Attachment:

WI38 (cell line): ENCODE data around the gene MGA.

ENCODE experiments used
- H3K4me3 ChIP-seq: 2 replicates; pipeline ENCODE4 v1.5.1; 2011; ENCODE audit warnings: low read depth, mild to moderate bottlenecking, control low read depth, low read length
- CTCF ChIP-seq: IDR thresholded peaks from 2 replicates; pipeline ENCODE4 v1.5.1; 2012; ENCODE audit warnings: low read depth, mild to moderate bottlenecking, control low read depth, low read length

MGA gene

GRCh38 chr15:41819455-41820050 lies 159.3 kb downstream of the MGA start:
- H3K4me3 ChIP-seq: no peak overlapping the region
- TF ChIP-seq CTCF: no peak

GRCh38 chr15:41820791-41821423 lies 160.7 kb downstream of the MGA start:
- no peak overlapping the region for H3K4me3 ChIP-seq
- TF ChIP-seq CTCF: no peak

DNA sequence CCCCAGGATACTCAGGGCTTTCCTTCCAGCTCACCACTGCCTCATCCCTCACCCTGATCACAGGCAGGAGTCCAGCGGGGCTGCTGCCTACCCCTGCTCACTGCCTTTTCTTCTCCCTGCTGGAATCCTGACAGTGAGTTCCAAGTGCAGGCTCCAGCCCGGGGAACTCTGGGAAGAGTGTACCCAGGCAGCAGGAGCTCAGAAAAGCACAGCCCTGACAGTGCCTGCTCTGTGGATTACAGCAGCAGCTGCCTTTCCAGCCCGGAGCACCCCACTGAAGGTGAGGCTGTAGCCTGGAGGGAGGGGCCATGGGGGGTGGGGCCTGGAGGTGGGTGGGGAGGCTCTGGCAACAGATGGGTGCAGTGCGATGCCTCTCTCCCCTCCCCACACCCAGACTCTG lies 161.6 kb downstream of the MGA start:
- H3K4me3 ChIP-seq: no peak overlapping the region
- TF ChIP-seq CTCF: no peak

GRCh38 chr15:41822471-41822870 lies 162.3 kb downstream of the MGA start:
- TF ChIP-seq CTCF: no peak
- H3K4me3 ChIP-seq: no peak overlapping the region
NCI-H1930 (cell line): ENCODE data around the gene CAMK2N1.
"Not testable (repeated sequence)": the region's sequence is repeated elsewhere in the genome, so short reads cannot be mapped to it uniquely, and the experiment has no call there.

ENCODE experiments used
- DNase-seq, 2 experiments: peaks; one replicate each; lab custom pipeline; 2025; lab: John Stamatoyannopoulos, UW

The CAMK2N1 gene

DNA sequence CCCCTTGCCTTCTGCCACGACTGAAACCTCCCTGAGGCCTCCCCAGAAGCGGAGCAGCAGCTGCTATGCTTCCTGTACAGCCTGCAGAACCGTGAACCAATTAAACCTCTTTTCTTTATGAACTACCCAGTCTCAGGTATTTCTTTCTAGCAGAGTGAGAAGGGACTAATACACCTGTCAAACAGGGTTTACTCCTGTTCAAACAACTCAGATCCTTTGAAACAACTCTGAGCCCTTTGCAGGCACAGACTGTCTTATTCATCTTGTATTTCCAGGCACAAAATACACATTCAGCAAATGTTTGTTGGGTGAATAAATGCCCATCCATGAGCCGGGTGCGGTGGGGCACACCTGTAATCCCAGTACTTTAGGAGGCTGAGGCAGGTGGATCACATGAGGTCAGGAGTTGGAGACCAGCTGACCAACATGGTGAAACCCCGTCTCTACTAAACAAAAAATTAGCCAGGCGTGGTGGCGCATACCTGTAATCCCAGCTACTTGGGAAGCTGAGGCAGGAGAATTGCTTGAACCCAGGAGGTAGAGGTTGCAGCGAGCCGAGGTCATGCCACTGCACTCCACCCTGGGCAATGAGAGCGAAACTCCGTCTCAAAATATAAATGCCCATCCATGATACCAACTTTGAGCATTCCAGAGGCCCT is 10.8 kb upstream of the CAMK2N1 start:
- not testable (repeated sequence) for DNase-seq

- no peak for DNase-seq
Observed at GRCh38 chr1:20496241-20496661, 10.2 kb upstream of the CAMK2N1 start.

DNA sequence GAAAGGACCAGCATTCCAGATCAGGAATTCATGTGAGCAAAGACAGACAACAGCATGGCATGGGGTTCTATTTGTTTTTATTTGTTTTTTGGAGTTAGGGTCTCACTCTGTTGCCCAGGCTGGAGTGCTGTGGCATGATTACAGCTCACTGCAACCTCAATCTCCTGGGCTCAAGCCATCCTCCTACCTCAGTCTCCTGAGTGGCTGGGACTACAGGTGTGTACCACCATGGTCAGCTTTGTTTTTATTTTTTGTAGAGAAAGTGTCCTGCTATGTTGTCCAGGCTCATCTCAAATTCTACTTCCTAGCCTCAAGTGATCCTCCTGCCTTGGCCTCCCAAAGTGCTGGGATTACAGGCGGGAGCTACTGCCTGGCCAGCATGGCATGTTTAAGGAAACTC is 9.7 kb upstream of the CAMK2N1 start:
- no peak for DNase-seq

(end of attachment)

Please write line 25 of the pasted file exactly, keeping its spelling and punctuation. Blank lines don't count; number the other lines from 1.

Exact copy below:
- no peak for DNase-seq